Centration: Everything You Need to Know

This is the predisposition to concentrate on a single or partial dimension of an event or an object. Jean Piaget coined this term to mention kids’ capability to be especially attentive by the one key feature of a situation, problem, thing, etc., while not paying attention to other features even if they’re relevant. Centration is an attitude that generally develops in the cognitive development’s second stage, the preoperational stage (encompassing the kids between ages two and seven). The idea of centration originates from another concept, namely egocentrism, which Piaget introduced in the same theory. The idea behind egocentrism is that the kids keep themselves as the center. They believe that everything happens to them and for them. This makes them incapable of comprehending and admitting a different point of view from their own points of view.

The perfect example to mention centration is how a kid counts the number of a cake’s slices that each individual has on their platter rather than their sizes. Centration is crucial to comprehend personal needs and wants.

On the opposite lines of centration is the idea of decentration. Psychologists from across the world would agree that there’re some developmental milestones that a kid has to reach, and those time periods are crucial for that ability’s optimal development. If missed, the milestone might find a ground to stand on, but it’d be shaky. Every developmental stage that the kids pick up either help them grow behaviorally or cognitively.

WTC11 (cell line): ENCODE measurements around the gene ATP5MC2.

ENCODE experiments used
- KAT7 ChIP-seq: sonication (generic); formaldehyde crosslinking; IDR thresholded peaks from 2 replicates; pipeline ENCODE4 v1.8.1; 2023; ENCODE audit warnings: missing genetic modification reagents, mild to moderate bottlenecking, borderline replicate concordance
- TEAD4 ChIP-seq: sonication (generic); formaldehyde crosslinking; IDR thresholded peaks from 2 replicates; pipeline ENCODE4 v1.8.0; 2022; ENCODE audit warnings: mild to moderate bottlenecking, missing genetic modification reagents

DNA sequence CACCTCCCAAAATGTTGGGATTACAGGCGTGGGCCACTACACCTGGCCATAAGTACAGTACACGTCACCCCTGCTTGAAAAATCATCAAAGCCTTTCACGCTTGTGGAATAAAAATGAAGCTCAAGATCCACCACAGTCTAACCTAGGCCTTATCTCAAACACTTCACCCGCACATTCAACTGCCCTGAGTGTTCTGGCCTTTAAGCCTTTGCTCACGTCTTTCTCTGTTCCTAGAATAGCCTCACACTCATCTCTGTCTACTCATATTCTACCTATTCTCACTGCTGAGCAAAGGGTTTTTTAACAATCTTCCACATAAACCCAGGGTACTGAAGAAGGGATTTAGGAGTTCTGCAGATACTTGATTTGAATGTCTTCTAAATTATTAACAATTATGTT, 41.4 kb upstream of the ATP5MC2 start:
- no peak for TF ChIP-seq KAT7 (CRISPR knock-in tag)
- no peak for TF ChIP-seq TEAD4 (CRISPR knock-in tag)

Decentration generally occurs during the cognitive development’s third stage, the concrete operational stage (ages seven to twelve years). As the kids start to apply logic and knowledge, they also learn to comprehend their environment’s elements better along with their functioning. This increases their ability to observe multiple viewpoints apart from their own ones. One can easily observe the reduction in centration from three key forms. 

Firstly, a young child might comprehend the idea that nothing is taken away or nothing has been added, so it remains the same. Secondly, the discourse of recompense might also be utilized, in which a child can understand that one glass’s height cancels out the other glass’s width. Finally, there’s a possibility of reverse arguments where a child might say both the glasses are the same as the water can be poured from the taller glass into the wider one to make them look equal. These arguments depend on logical operations, which are mental actions that can be reversed.

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